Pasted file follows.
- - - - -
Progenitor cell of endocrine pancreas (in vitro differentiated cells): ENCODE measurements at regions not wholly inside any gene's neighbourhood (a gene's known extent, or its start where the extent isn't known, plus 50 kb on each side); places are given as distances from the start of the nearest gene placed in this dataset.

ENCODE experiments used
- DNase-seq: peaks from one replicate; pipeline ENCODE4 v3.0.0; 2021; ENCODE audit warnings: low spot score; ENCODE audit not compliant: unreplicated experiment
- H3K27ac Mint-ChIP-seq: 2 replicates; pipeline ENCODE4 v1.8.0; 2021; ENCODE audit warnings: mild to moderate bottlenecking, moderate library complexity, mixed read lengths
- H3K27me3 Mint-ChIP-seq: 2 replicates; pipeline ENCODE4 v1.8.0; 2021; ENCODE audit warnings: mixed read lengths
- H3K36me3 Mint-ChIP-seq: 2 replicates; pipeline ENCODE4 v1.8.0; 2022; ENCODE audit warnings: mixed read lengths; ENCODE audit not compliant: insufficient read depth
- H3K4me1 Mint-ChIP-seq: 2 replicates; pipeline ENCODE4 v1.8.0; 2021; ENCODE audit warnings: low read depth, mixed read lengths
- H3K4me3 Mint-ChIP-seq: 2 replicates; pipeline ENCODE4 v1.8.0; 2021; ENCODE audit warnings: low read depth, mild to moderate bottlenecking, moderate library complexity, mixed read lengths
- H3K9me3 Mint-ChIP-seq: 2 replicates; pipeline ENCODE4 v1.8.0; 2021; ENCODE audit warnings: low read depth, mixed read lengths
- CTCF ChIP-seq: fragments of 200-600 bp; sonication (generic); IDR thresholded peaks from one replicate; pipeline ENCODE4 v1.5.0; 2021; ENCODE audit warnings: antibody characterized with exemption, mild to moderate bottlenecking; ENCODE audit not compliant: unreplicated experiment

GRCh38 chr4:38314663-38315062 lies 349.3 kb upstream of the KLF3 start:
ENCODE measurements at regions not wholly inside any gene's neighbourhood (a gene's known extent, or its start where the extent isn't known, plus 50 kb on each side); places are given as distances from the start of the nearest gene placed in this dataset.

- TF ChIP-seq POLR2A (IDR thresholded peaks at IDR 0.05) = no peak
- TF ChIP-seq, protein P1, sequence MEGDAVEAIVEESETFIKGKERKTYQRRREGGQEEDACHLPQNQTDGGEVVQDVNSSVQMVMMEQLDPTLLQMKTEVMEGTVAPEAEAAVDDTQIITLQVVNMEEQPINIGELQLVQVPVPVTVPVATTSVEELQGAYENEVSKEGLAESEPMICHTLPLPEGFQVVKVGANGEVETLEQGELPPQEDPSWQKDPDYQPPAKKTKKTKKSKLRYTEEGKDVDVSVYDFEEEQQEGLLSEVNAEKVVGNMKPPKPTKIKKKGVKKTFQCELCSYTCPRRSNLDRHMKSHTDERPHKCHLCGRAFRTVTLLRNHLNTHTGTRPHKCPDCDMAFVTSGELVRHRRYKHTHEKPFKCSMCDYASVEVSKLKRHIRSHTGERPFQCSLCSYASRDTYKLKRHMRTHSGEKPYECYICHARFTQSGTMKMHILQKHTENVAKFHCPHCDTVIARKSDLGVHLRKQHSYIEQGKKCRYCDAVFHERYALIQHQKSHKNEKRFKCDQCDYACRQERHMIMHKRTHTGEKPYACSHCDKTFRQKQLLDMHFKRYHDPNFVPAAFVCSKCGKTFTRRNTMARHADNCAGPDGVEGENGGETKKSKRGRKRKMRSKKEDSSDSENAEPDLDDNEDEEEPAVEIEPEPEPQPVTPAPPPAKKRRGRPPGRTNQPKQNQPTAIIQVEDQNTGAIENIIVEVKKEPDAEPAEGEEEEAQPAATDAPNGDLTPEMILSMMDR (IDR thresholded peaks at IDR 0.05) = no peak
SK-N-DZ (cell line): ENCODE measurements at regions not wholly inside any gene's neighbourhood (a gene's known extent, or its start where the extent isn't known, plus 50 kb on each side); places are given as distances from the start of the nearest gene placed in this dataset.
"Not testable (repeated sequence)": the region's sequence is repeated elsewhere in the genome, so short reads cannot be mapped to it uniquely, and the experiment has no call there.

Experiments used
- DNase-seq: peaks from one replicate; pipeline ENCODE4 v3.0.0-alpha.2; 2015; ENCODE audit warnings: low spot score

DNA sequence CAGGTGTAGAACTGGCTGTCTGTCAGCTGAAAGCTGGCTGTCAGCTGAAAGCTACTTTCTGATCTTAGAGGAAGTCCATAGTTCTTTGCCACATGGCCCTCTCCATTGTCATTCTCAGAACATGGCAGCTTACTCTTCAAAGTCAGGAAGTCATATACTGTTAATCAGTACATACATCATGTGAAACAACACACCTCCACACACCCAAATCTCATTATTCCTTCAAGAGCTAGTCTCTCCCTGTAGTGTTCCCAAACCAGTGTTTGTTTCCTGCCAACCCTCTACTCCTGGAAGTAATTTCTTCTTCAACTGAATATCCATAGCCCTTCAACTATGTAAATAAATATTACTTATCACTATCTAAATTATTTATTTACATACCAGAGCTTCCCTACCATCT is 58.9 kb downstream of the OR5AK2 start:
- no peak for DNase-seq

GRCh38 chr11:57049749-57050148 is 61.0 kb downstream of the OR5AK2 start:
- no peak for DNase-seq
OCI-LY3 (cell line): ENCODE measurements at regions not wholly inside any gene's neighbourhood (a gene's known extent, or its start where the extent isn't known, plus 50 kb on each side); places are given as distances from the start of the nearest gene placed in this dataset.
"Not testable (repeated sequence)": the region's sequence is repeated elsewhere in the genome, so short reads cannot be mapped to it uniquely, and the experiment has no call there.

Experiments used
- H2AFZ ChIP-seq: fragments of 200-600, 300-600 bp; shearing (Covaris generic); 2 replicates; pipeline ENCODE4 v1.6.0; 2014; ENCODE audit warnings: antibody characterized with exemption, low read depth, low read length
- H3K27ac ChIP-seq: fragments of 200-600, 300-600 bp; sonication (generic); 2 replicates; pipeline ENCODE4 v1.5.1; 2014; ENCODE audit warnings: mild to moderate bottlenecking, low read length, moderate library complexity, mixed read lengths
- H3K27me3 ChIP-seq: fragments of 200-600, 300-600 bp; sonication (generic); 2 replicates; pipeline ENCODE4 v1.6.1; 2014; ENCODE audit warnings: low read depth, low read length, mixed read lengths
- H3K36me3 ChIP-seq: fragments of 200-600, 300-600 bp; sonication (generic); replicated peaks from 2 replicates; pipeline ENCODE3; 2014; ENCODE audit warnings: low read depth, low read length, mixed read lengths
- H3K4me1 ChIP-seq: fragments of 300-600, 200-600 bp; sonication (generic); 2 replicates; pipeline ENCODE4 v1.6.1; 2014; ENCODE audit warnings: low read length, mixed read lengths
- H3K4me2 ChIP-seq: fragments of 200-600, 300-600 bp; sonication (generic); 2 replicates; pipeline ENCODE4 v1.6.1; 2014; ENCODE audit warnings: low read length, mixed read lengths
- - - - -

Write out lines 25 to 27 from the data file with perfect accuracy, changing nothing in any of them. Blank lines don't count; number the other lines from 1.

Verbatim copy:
Experiments used
- H2AFZ ChIP-seq: fragments of 200-600, 300-600 bp; shearing (Covaris generic); 2 replicates; pipeline ENCODE4 v1.6.0; 2014; ENCODE audit warnings: antibody characterized with exemption, low read depth, low read length
- H3K27ac ChIP-seq: fragments of 200-600, 300-600 bp; sonication (generic); 2 replicates; pipeline ENCODE4 v1.5.1; 2014; ENCODE audit warnings: mild to moderate bottlenecking, low read length, moderate library complexity, mixed read lengths